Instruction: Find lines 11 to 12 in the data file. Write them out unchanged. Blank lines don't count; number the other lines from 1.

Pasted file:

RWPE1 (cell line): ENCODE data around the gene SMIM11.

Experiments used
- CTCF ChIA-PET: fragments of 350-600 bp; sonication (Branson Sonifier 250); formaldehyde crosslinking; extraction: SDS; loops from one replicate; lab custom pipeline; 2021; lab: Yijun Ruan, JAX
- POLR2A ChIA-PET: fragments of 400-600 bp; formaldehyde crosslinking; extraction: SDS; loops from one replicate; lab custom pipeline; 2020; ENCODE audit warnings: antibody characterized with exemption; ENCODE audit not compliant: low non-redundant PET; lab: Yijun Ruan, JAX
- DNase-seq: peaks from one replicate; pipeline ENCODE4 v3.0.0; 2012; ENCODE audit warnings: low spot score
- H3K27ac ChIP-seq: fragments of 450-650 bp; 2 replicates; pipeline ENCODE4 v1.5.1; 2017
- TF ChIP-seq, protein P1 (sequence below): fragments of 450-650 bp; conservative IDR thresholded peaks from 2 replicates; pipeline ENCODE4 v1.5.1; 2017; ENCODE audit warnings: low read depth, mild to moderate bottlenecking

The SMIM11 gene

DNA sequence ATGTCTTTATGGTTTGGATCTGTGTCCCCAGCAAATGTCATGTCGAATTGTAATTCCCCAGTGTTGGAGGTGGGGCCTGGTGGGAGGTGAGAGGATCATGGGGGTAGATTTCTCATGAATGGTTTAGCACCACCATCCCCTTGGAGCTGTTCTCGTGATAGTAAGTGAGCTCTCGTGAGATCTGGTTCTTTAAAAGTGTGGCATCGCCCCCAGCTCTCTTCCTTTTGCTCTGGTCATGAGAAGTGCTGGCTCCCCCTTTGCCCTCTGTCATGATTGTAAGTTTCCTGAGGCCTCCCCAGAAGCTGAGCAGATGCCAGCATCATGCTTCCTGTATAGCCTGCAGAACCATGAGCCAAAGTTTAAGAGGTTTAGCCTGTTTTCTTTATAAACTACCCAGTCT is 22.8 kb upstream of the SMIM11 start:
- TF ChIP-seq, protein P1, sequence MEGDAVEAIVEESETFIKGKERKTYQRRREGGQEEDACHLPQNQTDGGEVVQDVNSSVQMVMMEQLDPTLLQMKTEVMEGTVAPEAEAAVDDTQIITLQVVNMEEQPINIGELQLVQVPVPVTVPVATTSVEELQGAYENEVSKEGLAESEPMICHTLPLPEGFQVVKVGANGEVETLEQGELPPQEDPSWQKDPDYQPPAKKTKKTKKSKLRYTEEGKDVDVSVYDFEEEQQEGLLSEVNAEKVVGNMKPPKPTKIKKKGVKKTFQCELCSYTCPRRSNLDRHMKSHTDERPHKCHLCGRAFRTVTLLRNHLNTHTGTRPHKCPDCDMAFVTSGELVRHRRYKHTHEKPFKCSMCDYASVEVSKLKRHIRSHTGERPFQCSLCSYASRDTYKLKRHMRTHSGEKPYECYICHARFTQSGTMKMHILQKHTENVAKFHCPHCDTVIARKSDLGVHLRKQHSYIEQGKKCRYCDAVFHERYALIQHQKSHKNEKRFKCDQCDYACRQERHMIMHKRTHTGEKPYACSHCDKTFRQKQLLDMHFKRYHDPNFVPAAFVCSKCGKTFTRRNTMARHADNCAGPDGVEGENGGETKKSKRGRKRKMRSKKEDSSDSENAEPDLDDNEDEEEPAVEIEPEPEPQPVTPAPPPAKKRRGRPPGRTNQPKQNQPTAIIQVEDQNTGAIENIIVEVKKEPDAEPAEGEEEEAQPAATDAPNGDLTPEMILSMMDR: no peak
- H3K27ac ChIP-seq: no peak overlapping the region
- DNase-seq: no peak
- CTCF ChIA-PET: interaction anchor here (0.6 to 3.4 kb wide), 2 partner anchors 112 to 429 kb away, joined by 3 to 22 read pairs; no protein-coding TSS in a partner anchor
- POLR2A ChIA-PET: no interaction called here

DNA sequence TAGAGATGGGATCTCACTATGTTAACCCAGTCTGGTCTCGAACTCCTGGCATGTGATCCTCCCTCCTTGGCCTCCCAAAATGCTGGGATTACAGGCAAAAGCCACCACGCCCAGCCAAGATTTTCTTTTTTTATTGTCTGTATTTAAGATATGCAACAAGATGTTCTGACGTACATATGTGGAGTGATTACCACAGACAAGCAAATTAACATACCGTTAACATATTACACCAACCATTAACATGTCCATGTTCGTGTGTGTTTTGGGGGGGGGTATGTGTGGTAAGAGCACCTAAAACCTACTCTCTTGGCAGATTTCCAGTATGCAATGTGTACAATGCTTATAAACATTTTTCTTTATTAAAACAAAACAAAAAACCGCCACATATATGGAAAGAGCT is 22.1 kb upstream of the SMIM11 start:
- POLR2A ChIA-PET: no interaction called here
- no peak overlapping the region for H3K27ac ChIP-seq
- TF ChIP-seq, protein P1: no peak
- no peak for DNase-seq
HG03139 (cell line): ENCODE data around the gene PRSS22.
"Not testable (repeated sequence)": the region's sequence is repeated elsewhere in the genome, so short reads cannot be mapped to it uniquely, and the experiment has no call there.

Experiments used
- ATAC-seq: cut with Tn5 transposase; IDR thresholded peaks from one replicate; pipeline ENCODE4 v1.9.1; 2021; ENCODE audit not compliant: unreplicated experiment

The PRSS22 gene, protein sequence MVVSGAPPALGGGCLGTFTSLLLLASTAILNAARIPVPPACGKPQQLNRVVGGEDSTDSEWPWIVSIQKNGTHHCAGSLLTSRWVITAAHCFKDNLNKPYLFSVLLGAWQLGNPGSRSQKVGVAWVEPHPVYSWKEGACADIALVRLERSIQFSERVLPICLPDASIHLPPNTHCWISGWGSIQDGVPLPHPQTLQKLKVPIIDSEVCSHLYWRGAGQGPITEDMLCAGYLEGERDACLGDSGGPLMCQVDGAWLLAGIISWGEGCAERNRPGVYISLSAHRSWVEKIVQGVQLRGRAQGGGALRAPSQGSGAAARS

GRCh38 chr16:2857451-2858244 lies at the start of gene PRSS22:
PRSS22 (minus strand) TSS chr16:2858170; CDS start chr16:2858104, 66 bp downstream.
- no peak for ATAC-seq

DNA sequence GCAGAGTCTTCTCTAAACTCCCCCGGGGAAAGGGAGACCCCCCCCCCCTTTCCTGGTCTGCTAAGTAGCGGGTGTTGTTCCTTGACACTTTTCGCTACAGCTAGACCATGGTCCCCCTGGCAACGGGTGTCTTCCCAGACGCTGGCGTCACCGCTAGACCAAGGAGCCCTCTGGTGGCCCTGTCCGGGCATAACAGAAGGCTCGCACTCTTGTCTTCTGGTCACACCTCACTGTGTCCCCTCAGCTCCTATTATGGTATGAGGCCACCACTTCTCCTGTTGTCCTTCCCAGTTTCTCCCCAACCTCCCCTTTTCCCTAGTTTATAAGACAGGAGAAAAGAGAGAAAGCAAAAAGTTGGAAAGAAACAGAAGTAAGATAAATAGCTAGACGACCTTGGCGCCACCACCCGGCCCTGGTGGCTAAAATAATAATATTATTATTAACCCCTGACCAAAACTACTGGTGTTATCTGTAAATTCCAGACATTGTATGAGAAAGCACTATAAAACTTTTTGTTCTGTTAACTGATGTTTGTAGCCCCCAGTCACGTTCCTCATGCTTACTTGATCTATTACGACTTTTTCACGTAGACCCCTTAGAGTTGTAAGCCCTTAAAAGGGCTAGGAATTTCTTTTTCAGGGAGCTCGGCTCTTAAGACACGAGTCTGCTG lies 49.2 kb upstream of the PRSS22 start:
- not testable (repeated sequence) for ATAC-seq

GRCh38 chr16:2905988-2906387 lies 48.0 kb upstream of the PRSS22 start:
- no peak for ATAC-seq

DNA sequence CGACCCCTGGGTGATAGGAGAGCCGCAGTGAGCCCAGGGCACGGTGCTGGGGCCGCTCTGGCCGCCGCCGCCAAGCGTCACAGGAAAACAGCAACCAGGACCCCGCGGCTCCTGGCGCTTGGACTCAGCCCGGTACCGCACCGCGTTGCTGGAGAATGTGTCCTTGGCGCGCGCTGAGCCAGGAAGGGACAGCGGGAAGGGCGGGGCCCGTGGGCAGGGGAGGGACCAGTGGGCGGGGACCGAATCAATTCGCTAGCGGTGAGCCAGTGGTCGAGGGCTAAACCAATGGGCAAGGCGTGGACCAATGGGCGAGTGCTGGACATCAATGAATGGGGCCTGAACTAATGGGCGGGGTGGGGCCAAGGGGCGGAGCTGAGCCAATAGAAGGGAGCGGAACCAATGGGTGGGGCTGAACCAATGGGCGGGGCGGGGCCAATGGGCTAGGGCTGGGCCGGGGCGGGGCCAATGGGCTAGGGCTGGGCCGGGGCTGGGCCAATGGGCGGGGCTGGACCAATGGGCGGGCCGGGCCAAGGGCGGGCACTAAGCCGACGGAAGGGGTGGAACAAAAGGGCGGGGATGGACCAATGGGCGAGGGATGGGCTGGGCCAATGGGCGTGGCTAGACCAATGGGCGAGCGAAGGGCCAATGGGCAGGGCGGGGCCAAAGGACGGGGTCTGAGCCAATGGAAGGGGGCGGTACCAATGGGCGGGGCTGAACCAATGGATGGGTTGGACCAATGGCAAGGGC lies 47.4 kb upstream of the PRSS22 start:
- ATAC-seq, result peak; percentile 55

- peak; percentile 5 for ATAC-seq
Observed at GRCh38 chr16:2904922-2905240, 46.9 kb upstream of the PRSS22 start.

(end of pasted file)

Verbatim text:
- H3K27ac ChIP-seq: no peak overlapping the region
- DNase-seq: no peak